This adventure book by Yann Martel is published by Alfred A. Knopf, an imprint of Random House Books For Young Readers and is written for kids ages 14 to 17. The age range reflects readability and not necessarily content appropriateness.
Piscine Molitor Patel, Pi for short, grows up on the grounds of a small zoo in Pondicherry, India, where his father is the owner and zookeeper. A spiritually sensitive boy, Pi finds himself drawn to religion — all religions. He was born a Hindu and worships Hindu gods, but soon he also embraces Jesus, Mary and Mohammed. Every week, he worships at the Hindu temple, the Catholic church and the Islamic mosque. Although his parents tell Piscine that he can't be more than one religion and his religious mentors from the three faiths have an ugly argument in front of him, Piscine persists. He believes that all religions are true and finds peace and satisfaction in the rituals of all three faiths.
When Pi is 16, his family plans to emigrate from India to Canada. Some of the zoo animals, to be sold in America, accompany them on a cargo ship. One night, Piscine wakes to what sounds like an explosion. He goes on deck to explore and soon finds himself alone in a lifeboat with an injured zebra, a hyena, an orangutan and a Bengal tiger named Richard Parker. The ship sinks with Pi's whole family inside, and after the tiger finishes eating the other animals, Pi and the tiger are the only survivors.
For seven months, Pi and the tiger survive because Pi works to provide food and water for them both and trains the tiger to respect him and stay in his own part of the boat. Pi holds onto his belief that God, alternately called God, Krishna, Allah, Allah-Brahman and other names, is watching over him. The boy and tiger finally land in Mexico, and the tiger runs off into the forest. Officials from the shipping company have trouble believing Pi's story, so he makes up a gruesome tale of murder and cannibalism instead. The officials leave believing that there is indeed a Bengal tiger loose in the forests of Mexico. Pi is placed with a Canadian foster mother and eventually graduates from the university, marries and has children of his own.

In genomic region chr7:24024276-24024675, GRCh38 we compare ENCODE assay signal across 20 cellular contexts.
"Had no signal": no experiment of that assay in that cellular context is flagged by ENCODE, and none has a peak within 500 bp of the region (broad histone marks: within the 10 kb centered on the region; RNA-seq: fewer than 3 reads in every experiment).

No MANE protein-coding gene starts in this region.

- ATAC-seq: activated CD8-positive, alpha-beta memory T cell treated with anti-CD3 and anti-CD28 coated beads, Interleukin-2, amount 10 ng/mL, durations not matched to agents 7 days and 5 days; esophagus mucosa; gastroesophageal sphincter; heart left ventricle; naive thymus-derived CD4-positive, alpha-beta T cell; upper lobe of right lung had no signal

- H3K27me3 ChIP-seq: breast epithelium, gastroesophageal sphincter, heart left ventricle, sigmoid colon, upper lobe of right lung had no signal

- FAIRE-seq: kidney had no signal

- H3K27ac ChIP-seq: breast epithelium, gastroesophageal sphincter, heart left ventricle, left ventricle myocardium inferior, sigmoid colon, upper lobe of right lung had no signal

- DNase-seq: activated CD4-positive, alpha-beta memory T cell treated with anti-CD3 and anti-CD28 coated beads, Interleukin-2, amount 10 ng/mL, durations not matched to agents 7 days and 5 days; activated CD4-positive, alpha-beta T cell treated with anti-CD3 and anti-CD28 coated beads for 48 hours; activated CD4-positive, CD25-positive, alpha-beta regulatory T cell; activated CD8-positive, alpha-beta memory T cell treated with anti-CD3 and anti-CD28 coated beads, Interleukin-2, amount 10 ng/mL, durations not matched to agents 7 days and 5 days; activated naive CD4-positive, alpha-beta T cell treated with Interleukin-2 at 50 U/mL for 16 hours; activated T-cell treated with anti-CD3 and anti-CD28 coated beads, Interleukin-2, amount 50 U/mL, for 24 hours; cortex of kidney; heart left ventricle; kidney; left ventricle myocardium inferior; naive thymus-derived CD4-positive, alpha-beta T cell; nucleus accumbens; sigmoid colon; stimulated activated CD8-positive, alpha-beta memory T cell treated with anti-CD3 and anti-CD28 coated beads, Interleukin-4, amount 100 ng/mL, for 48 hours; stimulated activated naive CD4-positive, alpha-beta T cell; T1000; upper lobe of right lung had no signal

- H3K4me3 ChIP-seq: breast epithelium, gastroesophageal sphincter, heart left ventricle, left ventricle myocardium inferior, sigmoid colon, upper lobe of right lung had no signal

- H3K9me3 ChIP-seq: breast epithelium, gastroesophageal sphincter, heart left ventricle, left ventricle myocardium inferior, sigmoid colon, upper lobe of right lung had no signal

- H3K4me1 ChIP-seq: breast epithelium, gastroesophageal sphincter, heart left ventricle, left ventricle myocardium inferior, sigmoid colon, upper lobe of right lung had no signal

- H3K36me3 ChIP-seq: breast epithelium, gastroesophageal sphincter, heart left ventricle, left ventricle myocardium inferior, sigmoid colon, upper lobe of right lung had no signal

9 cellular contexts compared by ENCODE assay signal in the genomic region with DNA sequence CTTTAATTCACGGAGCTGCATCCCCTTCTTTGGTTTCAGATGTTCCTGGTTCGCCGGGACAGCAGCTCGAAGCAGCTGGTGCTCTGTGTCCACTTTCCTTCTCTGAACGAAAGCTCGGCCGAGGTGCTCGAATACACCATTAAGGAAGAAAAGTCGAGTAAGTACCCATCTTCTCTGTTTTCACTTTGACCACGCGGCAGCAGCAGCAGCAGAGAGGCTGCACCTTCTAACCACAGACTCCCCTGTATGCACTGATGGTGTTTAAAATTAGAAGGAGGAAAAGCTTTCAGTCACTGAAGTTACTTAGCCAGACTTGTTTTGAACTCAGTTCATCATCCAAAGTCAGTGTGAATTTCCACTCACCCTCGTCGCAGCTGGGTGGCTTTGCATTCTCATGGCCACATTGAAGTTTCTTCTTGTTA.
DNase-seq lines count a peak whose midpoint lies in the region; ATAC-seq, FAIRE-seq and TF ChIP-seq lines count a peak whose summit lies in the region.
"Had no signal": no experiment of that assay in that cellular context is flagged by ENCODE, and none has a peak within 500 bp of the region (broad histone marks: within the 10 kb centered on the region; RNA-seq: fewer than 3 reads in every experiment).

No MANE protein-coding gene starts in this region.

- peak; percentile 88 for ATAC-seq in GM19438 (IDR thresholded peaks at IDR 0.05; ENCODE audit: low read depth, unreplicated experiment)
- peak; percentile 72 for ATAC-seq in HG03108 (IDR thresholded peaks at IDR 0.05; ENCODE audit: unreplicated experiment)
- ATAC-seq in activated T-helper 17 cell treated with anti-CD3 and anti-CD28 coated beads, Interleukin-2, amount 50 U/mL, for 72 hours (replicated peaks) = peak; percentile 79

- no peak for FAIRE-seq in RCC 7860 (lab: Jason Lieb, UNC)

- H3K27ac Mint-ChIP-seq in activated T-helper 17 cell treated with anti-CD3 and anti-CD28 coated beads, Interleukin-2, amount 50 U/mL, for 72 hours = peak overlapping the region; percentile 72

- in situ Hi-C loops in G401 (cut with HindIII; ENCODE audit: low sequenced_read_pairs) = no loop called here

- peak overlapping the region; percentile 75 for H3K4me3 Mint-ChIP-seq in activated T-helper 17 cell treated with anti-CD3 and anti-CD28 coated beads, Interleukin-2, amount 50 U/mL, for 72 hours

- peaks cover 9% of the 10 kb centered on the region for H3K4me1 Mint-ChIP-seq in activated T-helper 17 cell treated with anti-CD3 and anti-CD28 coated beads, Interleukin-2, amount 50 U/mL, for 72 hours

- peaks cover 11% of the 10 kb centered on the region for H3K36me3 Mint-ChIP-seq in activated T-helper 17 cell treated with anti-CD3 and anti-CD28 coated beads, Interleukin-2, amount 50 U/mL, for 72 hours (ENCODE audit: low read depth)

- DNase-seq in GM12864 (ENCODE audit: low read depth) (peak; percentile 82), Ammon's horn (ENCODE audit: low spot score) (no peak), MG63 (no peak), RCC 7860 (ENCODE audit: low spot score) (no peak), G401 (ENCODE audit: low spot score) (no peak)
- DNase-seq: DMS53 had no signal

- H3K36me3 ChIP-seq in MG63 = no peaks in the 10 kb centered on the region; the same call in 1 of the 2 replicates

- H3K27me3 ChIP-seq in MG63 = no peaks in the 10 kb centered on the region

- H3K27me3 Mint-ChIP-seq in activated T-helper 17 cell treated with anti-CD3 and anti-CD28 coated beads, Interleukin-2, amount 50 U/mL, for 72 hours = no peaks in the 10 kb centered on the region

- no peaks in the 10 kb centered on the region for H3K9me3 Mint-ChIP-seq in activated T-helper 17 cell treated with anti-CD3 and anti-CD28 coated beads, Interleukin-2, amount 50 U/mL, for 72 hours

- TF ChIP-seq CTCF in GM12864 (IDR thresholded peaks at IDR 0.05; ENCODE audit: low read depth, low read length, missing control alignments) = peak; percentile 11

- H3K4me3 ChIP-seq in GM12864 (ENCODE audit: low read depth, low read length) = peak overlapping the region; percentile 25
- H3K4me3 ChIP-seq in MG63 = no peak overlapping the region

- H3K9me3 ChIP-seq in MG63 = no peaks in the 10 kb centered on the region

Although the author presents some Christian beliefs accurately, such as the fact that Jesus died to pay for mankind's sin, the overall presentation is misleading, implying that both the Christian faith and the Bible have weaknesses and that Christianity is just one way to worship and work toward unity with the Brahman, the universal soul.
Both parents and religious leaders are presented as proper authority figures. However, Pi follows his own conscience in order to worship as he pleases.
Pi believes that Lord Krishna led him to Jesus, Mary and Mohammed. The author presents Hinduism as an ideal belief system and Islam as the most peaceful and beautiful of religions. Pi's pantheistic ideas cause him to compare himself to Cain and cry over killing his first fish. He talks of always remembering to pray for the souls of the dead animals. One time when he is trying to cheer himself up, he calls himself "God" and talks about everything around him belonging to this god (himself).
There are several uses of p---, p---ing and one case of d--n and h---bent. Other uses of h--- refer to the almost unbearable conditions of Pi's life on the lifeboat. The book includes references to animal genitals and one to human genitals. Animals' sexual habits and excretion are mentioned several times, sometimes humorously. Pi tastes and handles the tiger's excrement and tastes human flesh. The descriptions of the deaths and dismemberments of animals and people by the tiger are detailed, but the worst graphic violence is Pi's invented story of murder and cannibalism at the end of the book. It is excessively gory. In Chapter 87, Pi practices a form of mild asphyxiation as a method of escape.
There is one kiss between a husband and wife; one reference to a little girl's kiss as a simile for the power and gentleness of scriptures (note: When Pi refers to scriptures, he means all scriptures, including the Koran, the Bible and the Hindu holy writings); and one reference to a man undressing to put on swim trunks.
Winner of the Man Booker Prize for Fiction, 2002
If your children have read this book or someone has read it to them, consider these discussion topics:
Note: This book misrepresents Christianity and the Bible. It presents the idea that Hinduism, Islam and all religions are good.
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